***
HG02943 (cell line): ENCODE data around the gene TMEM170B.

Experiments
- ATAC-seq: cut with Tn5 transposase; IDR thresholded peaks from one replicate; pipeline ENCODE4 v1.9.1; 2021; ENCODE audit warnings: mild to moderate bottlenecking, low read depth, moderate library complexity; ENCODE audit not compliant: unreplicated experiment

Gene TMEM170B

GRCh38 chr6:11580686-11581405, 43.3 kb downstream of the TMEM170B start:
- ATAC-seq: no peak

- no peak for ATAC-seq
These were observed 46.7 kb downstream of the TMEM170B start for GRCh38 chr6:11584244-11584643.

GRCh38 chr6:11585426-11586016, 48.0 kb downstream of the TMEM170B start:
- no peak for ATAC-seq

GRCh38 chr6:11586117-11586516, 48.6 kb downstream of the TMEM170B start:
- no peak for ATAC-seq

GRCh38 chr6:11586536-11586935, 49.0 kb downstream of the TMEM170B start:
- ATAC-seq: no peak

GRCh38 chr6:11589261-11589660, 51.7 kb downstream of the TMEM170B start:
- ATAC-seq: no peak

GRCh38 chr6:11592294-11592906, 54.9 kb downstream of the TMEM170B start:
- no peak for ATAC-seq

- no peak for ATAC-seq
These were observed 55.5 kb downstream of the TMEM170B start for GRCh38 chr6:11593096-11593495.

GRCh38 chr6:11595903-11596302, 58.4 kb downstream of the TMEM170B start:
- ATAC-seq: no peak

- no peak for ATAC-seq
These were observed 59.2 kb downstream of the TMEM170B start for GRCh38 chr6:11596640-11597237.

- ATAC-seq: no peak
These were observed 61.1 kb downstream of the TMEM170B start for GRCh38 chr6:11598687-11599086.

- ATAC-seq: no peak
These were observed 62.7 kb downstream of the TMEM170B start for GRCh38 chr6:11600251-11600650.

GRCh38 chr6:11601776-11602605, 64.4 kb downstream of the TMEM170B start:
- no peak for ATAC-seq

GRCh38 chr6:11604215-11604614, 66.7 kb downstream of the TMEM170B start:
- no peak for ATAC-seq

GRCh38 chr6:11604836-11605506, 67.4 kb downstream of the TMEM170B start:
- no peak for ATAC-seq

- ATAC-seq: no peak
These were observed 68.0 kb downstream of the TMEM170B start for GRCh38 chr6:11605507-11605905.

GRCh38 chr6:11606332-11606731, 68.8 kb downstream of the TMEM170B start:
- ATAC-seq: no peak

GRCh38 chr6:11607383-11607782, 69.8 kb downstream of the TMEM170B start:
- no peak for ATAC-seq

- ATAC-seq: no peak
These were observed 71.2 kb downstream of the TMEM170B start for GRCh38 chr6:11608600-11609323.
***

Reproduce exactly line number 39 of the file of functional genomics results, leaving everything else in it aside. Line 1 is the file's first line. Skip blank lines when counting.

GRCh38 chr6:11607383-11607782, 69.8 kb downstream of the TMEM170B start: